This article was written by Laura Sassi, a wonderful author I’ve featured multiple times. I was so thrilled to read her newest picture book, Happy Birthday Christmas Child. It is a counting Christmas board book and should definitely be in your book basket this holiday season.
Happy Birthday Christmas Child is my first children’s book with halos.
Can you spot them glowing on the cover over the heads of the Christmas family? They shine on each and every spread.
I didn’t envision halos when I wrote the story, but I love how illustrator Gabi Murphy included them. They remind me of my childhood years spent in France. It was there that I was first introduced to these glowing nimbuses on family field trips to Notre Dame, Chartres and more. Then, and now, I find them to be artistically beautiful ways to represent both those who are divine (Jesus and God) and those who served God in special ways.
So when I was asked what my take on them was, and informed that there is currently great controversy over their inclusion in picture books, I was surprised. In my opinion, they are a joyous addition to Happy Birthday Christmas Child. When addressed correctly, halos provide a lovely opportunity for conversations about what they are and how they remind us of God’s loving mission to redeem the world.
Now, inspired by my mom who skillfully used halos to spark conversations about God with a
very young me, here are four suggestions for how to address halos with your young children.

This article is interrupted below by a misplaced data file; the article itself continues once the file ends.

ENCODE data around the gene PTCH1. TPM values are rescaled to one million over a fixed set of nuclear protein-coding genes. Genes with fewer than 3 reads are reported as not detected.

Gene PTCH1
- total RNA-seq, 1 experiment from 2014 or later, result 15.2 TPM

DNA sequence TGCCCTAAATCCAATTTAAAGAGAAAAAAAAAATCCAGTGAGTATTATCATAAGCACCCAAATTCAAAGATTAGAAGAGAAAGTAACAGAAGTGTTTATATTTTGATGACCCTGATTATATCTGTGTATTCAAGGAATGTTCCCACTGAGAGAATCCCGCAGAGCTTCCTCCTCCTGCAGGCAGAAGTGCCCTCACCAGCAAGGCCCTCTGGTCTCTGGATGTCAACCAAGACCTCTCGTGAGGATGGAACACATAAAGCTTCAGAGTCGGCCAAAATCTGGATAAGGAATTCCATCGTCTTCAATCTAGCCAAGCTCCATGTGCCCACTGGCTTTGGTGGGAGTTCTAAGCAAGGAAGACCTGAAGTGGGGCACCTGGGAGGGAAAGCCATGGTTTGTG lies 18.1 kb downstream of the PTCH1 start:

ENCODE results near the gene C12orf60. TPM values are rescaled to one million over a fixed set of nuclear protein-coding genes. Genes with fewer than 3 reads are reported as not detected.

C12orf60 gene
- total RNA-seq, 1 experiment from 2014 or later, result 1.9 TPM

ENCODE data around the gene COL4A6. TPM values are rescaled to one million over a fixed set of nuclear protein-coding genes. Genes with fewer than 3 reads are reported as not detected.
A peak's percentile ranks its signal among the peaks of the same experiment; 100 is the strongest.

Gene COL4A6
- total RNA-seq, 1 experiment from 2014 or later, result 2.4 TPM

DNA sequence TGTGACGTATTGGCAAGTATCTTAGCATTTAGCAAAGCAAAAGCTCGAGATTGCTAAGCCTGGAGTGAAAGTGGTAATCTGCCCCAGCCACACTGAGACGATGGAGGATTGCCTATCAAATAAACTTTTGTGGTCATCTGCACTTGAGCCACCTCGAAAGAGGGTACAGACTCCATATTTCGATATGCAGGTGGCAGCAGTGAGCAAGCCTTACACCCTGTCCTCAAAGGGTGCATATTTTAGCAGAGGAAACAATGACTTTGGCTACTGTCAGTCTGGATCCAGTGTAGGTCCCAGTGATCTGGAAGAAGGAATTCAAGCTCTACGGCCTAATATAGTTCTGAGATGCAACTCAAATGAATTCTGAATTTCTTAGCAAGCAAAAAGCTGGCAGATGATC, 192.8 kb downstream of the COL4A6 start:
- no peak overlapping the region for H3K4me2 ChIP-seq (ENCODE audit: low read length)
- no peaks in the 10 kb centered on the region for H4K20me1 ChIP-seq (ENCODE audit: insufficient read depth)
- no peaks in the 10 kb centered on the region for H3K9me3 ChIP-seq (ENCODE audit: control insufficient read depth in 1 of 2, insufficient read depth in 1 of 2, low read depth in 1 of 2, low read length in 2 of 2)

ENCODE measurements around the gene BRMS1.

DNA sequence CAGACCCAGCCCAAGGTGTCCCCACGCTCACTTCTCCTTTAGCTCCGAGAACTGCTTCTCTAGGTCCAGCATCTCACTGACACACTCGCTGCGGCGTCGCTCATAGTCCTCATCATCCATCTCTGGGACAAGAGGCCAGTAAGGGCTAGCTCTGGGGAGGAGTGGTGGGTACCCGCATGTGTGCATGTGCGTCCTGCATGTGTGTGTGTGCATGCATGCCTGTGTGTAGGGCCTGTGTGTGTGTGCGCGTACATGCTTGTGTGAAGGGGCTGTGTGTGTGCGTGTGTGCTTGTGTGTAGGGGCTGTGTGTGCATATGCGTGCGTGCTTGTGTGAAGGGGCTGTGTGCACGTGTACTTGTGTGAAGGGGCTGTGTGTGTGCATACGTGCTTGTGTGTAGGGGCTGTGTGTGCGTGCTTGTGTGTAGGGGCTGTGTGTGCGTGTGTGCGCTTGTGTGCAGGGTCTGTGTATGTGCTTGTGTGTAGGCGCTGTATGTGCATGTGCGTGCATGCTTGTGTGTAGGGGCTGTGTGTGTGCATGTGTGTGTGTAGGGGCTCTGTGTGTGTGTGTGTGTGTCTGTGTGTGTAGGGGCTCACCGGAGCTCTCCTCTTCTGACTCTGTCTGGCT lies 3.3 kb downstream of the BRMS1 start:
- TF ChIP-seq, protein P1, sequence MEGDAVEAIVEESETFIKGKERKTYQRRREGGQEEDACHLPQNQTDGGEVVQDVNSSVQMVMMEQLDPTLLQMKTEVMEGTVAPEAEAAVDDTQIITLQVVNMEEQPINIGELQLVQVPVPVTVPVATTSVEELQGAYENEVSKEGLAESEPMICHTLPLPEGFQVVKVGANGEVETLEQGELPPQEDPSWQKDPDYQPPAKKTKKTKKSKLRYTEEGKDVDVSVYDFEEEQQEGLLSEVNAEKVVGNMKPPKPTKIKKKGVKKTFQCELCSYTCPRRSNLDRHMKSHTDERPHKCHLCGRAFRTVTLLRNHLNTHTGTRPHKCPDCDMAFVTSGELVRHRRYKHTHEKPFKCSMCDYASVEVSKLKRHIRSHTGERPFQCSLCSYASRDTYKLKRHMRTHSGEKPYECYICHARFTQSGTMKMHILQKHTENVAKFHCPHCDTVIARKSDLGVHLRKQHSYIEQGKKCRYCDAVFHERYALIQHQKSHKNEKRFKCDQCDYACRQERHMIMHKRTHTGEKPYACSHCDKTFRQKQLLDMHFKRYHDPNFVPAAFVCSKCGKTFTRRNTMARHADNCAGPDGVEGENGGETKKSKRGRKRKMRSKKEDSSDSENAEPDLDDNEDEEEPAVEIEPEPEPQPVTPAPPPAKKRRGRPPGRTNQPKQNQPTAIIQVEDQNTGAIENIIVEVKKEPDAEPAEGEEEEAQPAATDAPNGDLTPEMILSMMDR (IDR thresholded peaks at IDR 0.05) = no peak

What to Do When Picture Book Illustrations Feature Halos
Set halos in historical context.
I was fascinated to learn as a child that halos in Christian art date back to the time when few could read words but all could “read” pictures. Churches were designed with biblical stories on display in the form of statues, paintings, and stained glass windows.
And what about those halos? As my mother explained to me, they were visual clues that the figures wearing them were either divine (i.e God or Jesus) or divinely appointed helpers with a special role to play.
Introduce the idea of symbolism.
Ask your little ones, “Do WE wear halos?”
You can follow up by asking them why they think we don’t? Ask if they think Jesus actually wore a halo? What about God?
This will be an interesting conversation…. but wherever it takes you, be sure to conclude that NO, Jesus didn’t actually wear a physical halo, neither does God. Halos are the creation of artists looking for a visual way to show God – or his special helpers. They are symbols, sort of like arrows – alerting us that the wearer is either God or someone important to God’s story.
Read a book with halos.
As you read Happy Birthday Christmas Child, or another book with halos, have your little one point to the halos on each page. (Hint: In my book, they are on Jesus, Mary, and Joseph.) Ask your child how the halos look? Do they add a sense of warmth and love to the story? And why do they think each has a halo?
Ponder all this together, concluding that Jesus has the halo because He’s God’s Holy Son! And Mary and Joseph have halos because they were blessed to be Jesus’ earthly parents – special helpers indeed.
Go on a halo field trip.
One of my favorite cathedral outing memories as a child was of going on halo hunts. I think my mom did this to keep us entertained so she could listen to the tour guide, but I loved them.
First, we’d pick either a large window or maybe the statuary above a door. Next, we’d look for and count the halos. Finally, we’d see if we could figure out who the haloed figures were and how they could remind us of God’s power and love.
You can do that in your community as well either by visiting a local church that has haloed figures or perhaps a museum that has a collection of medieval church art. At Christmas time, you might even be able to spot some halos in people’s front yard nativity scenes!
Whatever your stance on halos, I pray that you and your little ones are filled with a sense of wonder, joy
and thankfulness this Christmas as we celebrate the the birth of Jesus, God’s precious Son.